How to stop eating so fast

Fast eating: How to stop eating so fast
Nutrition
Disordered Eating
Written By:
Caitlin Beale, MS, RDN

Have you ever looked down at an empty plate and realized you ate so fast you hardly tasted the meal? Or maybe you're always eating on the go between meetings or school drop-offs and barely have time to chew your food. If this sounds familiar, you aren't alone.

Eating too fast can lead to major digestive discomfort, overeating, and even increase the risk of long-term health concerns. But there are steps you can take to slow down, and make your meals more enjoyable.

First, give yourself some grace and know it takes time to change a habit. An important step is to examine your patterns to better understand why you're speeding through your meals. 

 In this article, we'll explore why some people eat too fast, how it affects your health, and tips on how to stop eating so fast so you can enjoy your food.

Why is Eating Too Fast a Problem?

  • It's hard to tell when you've had enough. Hormones in your gut secrete satiety signals to tell your brain you're full and help control appetite. If you eat too fast, you may have already overeaten by the time the brain recognizes you're finished. Studies suggest that people who eat more slowly feel fuller and eat less throughout the day because their body has time to adapt.
  • Increased risk of metabolic health concerns. Undesired weight gain, insulin resistance, and metabolic syndrome are some health concerns research links with eating too fast. Eating too fast often leads to overeating, affecting how nutrients are used and stored in your body.
  • Digestion issues and discomfort. When you lose the ability to listen to the body's natural hunger and fullness cues, you can also develop digestive problems.Eating too quickly can lead to inadequate chewing, which can cause gas, nausea, bloating, acid reflux, and other uncomfortable symptoms.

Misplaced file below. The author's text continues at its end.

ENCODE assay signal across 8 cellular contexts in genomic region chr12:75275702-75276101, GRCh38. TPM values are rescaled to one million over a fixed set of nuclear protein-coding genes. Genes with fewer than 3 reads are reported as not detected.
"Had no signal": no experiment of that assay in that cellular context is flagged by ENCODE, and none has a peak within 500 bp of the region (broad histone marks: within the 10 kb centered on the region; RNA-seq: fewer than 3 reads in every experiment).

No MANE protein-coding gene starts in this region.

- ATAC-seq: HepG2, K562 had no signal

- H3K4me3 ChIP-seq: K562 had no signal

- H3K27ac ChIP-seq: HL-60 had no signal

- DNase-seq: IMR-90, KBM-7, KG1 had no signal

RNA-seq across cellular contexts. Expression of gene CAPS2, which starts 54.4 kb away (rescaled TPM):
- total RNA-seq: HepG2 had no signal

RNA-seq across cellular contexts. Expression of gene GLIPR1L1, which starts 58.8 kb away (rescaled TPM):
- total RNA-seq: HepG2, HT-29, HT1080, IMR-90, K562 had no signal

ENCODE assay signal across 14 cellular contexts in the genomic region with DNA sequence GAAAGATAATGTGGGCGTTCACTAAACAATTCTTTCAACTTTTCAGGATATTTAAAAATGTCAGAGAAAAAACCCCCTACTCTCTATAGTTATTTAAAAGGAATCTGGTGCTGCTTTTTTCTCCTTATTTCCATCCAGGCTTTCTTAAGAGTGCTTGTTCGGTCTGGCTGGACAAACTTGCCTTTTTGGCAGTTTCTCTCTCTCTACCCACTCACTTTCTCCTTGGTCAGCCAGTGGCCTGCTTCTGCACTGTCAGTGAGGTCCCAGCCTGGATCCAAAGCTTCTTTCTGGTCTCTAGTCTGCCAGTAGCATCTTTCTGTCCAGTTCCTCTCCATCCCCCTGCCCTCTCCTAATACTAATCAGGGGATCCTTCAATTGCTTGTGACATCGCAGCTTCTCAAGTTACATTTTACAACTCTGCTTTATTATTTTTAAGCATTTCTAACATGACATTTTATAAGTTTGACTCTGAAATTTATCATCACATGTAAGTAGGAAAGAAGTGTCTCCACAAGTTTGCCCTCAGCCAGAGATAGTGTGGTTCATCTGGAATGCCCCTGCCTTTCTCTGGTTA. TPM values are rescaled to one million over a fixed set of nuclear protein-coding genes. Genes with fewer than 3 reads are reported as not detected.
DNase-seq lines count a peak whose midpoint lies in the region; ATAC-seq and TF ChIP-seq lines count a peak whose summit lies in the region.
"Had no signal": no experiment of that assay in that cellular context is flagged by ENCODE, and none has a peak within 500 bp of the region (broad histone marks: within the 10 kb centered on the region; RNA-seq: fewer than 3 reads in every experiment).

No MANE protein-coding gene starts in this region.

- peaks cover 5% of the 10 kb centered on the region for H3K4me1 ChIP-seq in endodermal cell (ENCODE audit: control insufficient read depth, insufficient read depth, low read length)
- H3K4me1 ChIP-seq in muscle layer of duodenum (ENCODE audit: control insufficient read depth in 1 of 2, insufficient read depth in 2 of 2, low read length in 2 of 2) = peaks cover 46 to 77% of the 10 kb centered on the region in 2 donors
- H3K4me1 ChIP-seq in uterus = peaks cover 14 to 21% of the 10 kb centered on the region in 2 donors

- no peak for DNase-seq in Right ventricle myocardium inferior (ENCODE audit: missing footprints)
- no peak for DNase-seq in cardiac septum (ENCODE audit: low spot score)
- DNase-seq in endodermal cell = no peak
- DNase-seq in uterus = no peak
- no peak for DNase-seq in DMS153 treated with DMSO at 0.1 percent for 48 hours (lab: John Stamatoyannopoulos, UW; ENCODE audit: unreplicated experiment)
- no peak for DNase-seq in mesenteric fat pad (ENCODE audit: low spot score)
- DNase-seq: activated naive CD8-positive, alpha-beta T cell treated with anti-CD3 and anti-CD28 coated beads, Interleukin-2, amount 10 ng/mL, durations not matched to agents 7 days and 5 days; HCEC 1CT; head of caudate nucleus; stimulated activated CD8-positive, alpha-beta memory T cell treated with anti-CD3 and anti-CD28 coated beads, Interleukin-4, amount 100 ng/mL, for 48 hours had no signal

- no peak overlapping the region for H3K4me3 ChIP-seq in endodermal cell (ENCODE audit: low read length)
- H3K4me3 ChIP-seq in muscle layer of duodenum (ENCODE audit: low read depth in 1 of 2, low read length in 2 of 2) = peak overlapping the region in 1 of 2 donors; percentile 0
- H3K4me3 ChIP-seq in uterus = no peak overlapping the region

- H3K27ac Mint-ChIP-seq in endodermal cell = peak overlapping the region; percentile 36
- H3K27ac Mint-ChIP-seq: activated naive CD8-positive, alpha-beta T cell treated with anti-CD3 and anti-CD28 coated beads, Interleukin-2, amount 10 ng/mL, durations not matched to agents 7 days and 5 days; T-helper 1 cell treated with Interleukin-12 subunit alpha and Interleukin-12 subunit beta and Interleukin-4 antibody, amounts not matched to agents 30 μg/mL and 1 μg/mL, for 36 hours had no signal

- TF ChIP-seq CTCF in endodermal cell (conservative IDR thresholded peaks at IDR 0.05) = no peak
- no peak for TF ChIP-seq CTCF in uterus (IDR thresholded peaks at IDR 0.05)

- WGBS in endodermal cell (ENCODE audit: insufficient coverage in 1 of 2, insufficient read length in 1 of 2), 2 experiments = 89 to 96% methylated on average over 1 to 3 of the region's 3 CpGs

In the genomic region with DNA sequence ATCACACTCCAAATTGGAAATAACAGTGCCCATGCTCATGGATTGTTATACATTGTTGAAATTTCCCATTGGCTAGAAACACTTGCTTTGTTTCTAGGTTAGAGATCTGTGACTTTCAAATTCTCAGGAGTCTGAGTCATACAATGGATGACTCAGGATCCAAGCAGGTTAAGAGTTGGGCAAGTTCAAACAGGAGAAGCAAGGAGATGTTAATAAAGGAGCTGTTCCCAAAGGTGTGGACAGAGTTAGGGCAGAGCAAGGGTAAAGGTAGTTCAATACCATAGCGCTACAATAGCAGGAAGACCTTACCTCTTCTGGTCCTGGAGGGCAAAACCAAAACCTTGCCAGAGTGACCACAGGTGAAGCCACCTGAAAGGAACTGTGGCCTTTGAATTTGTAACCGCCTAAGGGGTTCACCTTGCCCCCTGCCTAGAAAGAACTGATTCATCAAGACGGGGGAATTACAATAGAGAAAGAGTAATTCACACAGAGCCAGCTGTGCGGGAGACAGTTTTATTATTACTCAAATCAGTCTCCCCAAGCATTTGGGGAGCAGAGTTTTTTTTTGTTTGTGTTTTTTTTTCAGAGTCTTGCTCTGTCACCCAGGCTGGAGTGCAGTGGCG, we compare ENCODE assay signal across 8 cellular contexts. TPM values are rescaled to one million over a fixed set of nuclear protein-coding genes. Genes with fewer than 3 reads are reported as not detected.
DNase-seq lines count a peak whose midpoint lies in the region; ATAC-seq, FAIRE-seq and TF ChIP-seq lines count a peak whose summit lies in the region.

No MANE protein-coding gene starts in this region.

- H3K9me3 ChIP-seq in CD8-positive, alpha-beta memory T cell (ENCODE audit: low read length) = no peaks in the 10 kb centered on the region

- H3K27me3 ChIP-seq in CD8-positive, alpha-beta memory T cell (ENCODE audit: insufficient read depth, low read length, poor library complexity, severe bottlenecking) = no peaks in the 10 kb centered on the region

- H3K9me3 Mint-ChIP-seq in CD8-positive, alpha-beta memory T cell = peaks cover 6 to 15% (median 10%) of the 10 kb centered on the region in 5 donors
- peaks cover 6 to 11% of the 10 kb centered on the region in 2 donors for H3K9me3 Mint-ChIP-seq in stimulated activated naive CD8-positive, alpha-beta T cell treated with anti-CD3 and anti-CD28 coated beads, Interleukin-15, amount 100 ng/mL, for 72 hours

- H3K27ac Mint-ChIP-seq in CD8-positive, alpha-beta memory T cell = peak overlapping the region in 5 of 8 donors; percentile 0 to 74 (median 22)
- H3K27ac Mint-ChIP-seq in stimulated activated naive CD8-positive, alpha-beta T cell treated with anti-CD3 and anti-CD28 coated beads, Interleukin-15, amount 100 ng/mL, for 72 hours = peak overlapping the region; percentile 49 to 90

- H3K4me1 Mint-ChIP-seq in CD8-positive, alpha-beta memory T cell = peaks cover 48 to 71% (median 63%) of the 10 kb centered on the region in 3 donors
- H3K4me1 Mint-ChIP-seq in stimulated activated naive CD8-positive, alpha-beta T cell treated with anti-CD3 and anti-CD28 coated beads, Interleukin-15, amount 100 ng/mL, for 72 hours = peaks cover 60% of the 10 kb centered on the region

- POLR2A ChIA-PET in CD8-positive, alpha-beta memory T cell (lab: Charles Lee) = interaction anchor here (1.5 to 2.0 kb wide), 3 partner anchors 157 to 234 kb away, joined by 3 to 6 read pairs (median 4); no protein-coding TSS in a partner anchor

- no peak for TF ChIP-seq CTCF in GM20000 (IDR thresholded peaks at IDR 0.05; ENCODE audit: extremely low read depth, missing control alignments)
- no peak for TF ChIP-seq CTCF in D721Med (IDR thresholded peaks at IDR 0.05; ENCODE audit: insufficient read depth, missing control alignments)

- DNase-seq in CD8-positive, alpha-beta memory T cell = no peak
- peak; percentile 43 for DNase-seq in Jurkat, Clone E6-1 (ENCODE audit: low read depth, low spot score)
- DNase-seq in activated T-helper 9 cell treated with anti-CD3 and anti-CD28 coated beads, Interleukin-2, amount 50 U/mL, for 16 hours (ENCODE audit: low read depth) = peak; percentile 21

• Loss of pleasure and enjoyment. Eating too fast robs you of the sensory pleasure that comes with eating food. Tasting, smelling, and savoring meals helps you connect with your food, enjoy the experience of eating, and understand when you're full. Plus, racing through meals may create a stress or guilt response after you've eaten.

Why Do I Eat So Fast?

We are all unique, but here are the most common reasons for eating too fast:

  • Hunger. Ever felt so hungry you just want to grab the first thing you see, finish it, and still feel unsatisfied? This may happen after skipping meals or not eating enough during the day. Your body will take in as much food as possible but it's often more than you need.
  • Disordered eating habits. Black-and-white thinking, or labeling food as "good" and "bad," can be a set-up for speed eating. With eating disorders such as orthorexia (a hyper-focus on eating only self-labeled "healthy" foods), there can be a sense of urgency to devour a particular off-limits food because you "shouldn't" be eating it.
  • Stress and emotional triggers. Eating can also be a way to temporarily numb or distract from uncomfortable emotions. Emotional eating is not usually about eating for pleasure or hunger, but instead you may use food as an escape from those feelings.